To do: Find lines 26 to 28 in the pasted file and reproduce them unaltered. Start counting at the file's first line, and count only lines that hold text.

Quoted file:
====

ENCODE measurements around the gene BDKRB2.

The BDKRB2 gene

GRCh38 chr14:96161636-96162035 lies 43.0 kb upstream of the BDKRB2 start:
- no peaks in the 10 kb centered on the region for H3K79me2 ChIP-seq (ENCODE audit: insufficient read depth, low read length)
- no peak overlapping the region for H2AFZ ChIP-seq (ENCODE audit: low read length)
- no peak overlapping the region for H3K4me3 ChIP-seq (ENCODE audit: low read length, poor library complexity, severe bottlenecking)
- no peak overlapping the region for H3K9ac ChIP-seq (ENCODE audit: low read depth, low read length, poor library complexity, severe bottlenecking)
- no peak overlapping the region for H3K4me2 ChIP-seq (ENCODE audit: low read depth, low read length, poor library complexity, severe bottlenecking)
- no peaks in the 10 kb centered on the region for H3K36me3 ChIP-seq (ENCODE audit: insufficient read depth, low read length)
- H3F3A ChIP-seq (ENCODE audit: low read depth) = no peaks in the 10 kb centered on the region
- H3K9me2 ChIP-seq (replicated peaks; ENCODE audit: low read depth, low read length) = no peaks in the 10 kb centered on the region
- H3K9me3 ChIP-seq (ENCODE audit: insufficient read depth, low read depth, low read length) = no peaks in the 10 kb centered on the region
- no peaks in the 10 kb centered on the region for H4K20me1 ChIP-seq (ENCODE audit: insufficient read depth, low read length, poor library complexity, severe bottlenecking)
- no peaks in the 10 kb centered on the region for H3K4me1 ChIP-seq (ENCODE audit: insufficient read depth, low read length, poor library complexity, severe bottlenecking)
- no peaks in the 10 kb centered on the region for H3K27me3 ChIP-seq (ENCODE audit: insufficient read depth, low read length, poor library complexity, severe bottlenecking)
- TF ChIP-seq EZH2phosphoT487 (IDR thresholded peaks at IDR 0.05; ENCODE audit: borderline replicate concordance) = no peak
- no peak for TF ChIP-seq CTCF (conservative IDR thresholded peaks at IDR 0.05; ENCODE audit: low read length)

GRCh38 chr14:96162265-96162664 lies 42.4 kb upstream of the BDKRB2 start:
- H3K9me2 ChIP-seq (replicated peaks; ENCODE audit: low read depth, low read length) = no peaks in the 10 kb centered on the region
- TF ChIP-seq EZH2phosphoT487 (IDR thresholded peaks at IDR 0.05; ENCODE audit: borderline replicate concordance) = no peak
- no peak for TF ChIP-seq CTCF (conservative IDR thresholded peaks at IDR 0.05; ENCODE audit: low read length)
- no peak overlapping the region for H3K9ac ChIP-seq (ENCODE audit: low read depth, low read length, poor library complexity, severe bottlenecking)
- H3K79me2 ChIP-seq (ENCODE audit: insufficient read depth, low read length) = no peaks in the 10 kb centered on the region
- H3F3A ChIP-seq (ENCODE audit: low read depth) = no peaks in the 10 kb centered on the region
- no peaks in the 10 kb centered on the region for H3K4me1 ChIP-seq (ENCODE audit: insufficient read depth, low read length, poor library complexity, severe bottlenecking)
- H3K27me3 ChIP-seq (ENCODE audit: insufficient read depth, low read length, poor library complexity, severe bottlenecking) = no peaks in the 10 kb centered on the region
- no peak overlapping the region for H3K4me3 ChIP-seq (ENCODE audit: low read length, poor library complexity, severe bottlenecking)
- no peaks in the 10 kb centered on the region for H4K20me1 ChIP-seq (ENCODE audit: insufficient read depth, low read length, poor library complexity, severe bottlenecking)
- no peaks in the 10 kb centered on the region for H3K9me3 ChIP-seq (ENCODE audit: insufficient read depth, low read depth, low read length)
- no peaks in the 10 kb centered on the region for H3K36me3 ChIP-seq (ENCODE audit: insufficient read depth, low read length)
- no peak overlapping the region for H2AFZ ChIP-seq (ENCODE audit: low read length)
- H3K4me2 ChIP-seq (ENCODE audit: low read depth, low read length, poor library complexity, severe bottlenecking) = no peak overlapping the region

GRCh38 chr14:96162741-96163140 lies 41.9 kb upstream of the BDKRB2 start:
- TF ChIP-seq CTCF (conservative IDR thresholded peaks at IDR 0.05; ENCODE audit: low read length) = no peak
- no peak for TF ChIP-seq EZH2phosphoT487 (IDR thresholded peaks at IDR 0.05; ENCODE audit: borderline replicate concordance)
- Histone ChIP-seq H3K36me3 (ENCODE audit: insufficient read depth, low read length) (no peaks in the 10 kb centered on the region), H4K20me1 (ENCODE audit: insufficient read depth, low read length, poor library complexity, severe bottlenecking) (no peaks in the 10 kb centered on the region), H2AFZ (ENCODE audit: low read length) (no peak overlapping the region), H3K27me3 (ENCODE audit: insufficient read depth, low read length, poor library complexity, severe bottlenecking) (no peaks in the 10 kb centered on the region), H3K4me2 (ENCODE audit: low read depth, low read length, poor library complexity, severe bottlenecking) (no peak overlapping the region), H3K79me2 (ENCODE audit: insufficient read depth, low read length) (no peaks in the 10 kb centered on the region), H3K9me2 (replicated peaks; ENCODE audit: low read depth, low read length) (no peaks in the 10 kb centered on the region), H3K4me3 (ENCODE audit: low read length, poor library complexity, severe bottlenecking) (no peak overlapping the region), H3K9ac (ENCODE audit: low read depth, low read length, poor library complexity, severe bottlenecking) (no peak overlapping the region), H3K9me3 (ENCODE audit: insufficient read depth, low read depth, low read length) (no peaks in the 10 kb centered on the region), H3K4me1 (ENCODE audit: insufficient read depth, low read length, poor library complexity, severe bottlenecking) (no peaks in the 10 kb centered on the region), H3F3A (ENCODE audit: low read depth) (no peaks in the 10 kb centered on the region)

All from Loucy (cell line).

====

- H3K27me3 ChIP-seq (ENCODE audit: insufficient read depth, low read length, poor library complexity, severe bottlenecking) = no peaks in the 10 kb centered on the region
- no peak overlapping the region for H3K4me3 ChIP-seq (ENCODE audit: low read length, poor library complexity, severe bottlenecking)
- no peaks in the 10 kb centered on the region for H4K20me1 ChIP-seq (ENCODE audit: insufficient read depth, low read length, poor library complexity, severe bottlenecking)